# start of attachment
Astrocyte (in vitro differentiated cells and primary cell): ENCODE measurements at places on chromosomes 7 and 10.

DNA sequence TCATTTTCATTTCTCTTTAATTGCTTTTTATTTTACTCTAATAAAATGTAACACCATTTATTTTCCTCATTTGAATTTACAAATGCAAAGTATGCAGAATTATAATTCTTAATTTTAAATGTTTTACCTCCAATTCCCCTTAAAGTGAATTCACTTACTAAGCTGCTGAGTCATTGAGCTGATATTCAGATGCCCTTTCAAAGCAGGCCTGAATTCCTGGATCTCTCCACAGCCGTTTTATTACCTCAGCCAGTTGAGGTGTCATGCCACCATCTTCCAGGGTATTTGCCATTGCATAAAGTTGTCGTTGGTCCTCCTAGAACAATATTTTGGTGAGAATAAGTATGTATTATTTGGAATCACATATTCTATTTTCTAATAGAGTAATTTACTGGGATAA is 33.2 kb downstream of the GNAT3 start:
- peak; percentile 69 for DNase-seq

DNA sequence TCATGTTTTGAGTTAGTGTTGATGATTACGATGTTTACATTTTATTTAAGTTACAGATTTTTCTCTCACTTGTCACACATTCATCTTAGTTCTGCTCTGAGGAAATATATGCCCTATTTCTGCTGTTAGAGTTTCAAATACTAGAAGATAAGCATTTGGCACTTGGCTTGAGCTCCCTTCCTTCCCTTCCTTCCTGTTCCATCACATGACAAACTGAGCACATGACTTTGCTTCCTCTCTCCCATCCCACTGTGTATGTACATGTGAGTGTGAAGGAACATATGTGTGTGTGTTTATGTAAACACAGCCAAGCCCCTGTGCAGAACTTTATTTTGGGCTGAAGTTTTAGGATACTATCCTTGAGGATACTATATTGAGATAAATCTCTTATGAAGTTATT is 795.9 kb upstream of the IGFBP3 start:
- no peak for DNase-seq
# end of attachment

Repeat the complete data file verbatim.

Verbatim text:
Astrocyte (in vitro differentiated cells and primary cell): ENCODE measurements at places on chromosomes 7 and 10.

DNA sequence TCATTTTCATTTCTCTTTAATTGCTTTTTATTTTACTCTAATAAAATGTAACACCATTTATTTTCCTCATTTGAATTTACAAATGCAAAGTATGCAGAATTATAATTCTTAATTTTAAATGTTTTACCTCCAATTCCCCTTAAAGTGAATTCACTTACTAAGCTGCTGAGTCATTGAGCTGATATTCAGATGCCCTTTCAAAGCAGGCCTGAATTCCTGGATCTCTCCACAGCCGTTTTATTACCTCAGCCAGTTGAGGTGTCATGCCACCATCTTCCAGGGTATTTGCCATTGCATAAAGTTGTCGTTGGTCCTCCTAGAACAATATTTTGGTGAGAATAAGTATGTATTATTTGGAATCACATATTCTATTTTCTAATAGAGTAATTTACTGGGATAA is 33.2 kb downstream of the GNAT3 start:
- peak; percentile 69 for DNase-seq

DNA sequence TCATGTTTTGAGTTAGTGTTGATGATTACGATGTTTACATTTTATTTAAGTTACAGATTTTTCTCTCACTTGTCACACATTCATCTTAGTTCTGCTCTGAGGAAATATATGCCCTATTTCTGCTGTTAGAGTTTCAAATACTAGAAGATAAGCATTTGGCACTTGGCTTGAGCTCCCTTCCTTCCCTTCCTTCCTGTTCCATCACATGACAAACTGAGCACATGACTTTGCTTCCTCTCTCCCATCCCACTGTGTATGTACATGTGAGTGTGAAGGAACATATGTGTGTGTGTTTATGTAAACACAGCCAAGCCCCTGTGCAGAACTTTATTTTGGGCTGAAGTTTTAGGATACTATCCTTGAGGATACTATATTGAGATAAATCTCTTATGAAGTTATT is 795.9 kb upstream of the IGFBP3 start:
- no peak for DNase-seq